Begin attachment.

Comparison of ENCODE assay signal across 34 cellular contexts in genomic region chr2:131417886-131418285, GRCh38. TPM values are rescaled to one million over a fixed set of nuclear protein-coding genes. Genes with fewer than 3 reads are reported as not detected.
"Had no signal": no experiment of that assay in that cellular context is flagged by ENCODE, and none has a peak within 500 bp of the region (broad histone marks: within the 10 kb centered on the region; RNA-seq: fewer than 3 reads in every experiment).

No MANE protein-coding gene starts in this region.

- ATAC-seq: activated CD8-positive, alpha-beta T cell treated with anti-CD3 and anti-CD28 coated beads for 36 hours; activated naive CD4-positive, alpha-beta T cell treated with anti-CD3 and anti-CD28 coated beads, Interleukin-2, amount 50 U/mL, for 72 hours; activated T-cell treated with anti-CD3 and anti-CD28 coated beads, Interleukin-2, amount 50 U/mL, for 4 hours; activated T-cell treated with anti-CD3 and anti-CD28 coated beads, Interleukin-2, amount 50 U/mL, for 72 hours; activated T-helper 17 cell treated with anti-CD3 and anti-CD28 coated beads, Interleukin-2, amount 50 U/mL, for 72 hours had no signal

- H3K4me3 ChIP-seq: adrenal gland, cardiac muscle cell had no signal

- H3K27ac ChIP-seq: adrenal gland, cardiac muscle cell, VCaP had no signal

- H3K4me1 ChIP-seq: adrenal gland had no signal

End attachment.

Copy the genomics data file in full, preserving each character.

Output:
Comparison of ENCODE assay signal across 34 cellular contexts in genomic region chr2:131417886-131418285, GRCh38. TPM values are rescaled to one million over a fixed set of nuclear protein-coding genes. Genes with fewer than 3 reads are reported as not detected.
"Had no signal": no experiment of that assay in that cellular context is flagged by ENCODE, and none has a peak within 500 bp of the region (broad histone marks: within the 10 kb centered on the region; RNA-seq: fewer than 3 reads in every experiment).

No MANE protein-coding gene starts in this region.

- ATAC-seq: activated CD8-positive, alpha-beta T cell treated with anti-CD3 and anti-CD28 coated beads for 36 hours; activated naive CD4-positive, alpha-beta T cell treated with anti-CD3 and anti-CD28 coated beads, Interleukin-2, amount 50 U/mL, for 72 hours; activated T-cell treated with anti-CD3 and anti-CD28 coated beads, Interleukin-2, amount 50 U/mL, for 4 hours; activated T-cell treated with anti-CD3 and anti-CD28 coated beads, Interleukin-2, amount 50 U/mL, for 72 hours; activated T-helper 17 cell treated with anti-CD3 and anti-CD28 coated beads, Interleukin-2, amount 50 U/mL, for 72 hours had no signal

- H3K4me3 ChIP-seq: adrenal gland, cardiac muscle cell had no signal

- H3K27ac ChIP-seq: adrenal gland, cardiac muscle cell, VCaP had no signal

- H3K4me1 ChIP-seq: adrenal gland had no signal